We decided the winning joke needed to be right for our readers, so 6 to 11-year-olds, and the sort of joke that really makes you chuckle. But how could we choose from over 50 jokes?! Well, luckily we have a group of kids at hand who took great pleasure in reading every single one, and whittling it down to their top five favourite, then three, then two and finally after much debate… one.

Want to see the long list? We thought you would…

‘Technically the glass is always full: 1/2 water and 1/2 air’
From Alexandra Vakula Douglas

‘How do you tell the gender of a termite? Put it in water. If it sinks, it’s a girl ant. If it floats, it’s a buoyant’
From Lisa Taylor

How does the moon cut his hair? Eclipse it!
From Megan Sian

‘How do you organize a space party? You planet’
From Ebony Ava Johnson

‘What do clouds wear underneath their trousers? Thunderwear’
From Clare Lee

Why didn’t the Sun go to university? Because he already had a million degrees!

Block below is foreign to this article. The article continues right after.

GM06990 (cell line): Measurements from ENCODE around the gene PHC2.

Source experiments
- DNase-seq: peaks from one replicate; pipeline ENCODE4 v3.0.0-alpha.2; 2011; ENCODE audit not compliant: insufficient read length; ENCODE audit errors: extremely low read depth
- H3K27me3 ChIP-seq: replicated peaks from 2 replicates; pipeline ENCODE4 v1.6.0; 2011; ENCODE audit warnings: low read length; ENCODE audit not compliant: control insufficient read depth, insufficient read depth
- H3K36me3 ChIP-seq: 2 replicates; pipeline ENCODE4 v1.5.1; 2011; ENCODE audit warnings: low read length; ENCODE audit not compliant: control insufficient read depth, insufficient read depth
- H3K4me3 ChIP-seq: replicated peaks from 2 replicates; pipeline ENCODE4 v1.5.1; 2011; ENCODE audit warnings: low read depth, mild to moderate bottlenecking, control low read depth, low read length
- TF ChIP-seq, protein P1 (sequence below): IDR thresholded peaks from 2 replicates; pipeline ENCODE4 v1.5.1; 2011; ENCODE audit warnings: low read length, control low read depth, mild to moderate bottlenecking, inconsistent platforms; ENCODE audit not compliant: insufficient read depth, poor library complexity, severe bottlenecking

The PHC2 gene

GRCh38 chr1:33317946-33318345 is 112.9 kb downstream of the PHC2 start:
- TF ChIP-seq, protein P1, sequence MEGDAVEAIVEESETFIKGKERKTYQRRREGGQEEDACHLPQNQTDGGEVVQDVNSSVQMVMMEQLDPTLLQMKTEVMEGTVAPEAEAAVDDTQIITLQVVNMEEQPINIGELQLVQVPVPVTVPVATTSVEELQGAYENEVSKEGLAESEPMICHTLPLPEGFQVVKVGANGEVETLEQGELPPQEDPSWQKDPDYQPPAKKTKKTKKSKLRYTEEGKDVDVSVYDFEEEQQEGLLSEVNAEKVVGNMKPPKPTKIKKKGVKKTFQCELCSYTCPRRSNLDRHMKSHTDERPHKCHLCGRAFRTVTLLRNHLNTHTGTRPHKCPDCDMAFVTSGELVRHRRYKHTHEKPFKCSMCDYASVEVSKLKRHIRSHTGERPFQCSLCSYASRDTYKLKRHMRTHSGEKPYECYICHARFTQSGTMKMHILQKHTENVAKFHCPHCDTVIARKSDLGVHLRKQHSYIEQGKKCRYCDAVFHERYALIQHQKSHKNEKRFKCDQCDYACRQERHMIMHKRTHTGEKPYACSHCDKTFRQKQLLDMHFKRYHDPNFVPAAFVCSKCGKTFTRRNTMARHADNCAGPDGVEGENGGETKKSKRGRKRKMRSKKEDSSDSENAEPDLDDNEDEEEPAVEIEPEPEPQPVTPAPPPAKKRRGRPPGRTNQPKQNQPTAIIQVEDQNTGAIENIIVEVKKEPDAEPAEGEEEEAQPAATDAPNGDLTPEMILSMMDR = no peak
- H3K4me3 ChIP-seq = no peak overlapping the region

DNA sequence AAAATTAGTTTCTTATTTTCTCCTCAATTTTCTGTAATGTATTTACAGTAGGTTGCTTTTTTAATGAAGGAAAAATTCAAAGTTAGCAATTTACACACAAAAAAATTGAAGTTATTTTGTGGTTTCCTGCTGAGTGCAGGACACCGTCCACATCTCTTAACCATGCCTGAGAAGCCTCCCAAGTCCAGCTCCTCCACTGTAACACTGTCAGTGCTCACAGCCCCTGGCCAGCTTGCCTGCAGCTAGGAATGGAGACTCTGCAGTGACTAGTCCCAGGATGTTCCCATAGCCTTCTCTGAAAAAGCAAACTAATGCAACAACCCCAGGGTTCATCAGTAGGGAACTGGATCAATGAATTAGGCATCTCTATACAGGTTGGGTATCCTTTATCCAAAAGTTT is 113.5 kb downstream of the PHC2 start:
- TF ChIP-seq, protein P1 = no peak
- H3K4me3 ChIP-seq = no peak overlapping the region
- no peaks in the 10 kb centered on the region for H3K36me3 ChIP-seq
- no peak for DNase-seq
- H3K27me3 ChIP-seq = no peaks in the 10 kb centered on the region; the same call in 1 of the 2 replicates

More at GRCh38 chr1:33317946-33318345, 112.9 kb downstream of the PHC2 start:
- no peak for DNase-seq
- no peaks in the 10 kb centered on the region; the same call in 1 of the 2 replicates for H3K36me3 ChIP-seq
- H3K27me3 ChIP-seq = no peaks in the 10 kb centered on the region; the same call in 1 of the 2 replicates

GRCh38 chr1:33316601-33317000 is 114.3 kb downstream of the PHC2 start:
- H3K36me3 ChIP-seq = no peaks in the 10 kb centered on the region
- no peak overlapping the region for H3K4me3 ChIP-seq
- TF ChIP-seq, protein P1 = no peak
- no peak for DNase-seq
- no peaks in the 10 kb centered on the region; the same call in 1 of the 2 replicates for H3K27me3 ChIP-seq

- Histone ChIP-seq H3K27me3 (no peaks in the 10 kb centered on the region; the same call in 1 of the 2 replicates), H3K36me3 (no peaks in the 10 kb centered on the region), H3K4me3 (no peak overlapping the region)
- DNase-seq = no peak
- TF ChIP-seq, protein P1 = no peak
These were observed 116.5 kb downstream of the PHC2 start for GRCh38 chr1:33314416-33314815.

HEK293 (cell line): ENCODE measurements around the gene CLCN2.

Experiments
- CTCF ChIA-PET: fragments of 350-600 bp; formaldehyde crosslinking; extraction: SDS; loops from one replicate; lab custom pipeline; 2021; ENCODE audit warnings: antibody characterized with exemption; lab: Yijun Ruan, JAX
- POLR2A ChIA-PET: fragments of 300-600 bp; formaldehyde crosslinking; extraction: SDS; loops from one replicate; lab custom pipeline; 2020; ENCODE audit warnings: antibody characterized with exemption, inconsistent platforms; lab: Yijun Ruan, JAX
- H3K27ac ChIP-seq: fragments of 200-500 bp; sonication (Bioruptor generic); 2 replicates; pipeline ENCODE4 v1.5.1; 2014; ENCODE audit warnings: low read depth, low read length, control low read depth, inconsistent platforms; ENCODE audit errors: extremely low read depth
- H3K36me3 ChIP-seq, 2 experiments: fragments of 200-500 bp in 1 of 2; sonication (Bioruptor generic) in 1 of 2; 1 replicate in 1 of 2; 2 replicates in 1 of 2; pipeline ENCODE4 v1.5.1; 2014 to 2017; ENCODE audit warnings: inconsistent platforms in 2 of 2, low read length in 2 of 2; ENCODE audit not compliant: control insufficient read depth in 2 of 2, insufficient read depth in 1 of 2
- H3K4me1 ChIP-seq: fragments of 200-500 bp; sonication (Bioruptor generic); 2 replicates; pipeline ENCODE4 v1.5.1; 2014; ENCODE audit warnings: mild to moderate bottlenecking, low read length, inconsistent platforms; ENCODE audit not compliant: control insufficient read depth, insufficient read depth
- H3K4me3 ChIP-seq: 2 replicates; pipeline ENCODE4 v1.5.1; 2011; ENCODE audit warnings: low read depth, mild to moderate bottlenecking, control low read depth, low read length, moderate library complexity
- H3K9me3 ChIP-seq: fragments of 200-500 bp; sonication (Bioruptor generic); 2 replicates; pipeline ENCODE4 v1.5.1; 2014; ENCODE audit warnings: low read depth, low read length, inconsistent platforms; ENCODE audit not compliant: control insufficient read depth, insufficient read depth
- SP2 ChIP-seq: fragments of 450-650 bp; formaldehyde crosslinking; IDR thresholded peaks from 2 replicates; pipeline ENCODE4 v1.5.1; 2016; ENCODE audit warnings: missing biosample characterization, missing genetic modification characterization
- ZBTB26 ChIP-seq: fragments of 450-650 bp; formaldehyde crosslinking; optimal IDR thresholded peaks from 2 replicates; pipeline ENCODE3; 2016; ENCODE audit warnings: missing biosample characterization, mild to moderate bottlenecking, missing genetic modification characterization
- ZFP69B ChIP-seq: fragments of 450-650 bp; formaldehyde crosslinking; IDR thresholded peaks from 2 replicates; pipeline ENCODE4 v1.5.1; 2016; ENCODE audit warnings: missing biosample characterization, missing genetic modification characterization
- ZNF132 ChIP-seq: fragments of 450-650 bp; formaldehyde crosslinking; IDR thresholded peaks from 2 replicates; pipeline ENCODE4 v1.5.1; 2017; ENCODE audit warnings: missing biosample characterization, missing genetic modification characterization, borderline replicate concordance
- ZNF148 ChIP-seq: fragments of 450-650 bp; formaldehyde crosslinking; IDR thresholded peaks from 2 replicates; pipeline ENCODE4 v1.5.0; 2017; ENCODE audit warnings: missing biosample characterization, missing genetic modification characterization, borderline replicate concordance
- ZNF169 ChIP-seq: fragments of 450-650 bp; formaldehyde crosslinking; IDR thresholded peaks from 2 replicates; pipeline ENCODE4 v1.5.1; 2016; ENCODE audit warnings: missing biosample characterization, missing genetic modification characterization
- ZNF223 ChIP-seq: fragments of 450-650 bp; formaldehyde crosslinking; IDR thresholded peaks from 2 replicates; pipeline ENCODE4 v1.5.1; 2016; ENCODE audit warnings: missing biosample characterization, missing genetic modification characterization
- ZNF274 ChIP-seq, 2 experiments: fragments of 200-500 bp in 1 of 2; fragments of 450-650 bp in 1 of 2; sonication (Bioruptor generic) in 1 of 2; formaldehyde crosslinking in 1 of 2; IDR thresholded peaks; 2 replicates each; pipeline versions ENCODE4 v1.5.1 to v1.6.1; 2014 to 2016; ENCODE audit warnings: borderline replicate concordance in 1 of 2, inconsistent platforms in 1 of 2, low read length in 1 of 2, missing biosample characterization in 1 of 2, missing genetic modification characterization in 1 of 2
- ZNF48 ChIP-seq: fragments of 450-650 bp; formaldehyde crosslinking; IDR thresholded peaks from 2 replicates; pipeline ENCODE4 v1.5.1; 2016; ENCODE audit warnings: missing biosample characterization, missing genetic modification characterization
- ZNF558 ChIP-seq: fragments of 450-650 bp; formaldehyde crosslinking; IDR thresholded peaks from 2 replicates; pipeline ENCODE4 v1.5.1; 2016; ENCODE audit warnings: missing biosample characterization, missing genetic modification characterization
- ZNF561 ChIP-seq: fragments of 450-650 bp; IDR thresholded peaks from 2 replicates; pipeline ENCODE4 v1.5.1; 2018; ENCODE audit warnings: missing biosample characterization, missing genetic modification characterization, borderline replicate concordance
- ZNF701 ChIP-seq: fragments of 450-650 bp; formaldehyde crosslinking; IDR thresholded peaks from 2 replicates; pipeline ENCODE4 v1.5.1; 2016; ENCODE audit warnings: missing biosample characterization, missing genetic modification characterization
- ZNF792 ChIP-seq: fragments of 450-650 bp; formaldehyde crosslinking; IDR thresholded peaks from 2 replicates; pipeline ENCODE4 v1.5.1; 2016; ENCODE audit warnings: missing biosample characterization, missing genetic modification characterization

From Meldra Liepa

Why should you never trust an atom? Because they make everything up!
From Sophie, age 9 / Helen Foster-Henson

I’m reading a book on anti-gravity – it’s really hard to put down
From Lucy Goodridge / Catharine Francesca

What do spacemen do on long trips? They play astronauts and crosses
From Suzanne Cawley

As you can see the process involved print outs, cut outs, different coloured pens, ticks and an awful lot of deliberation!

But we have a winner, one joke that made us all laugh – the kids and the grown ups… the winning science joke is…

Why didn’t the Sun go to university? Because he already had a million degrees!
From Meldra Liepa

Congratulations to Meldra and her family who have won 12 issues of Whizz Pop Bang science magazine in a binder! Happy experimenting!

Which joke is your favorite? Tell us in the comment box👇🏾

Wish you’d won? Just make sure you put a subscription to Whizz Pop Bang on your Christmas list 😜

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sand swirl

In memory of Michael Welland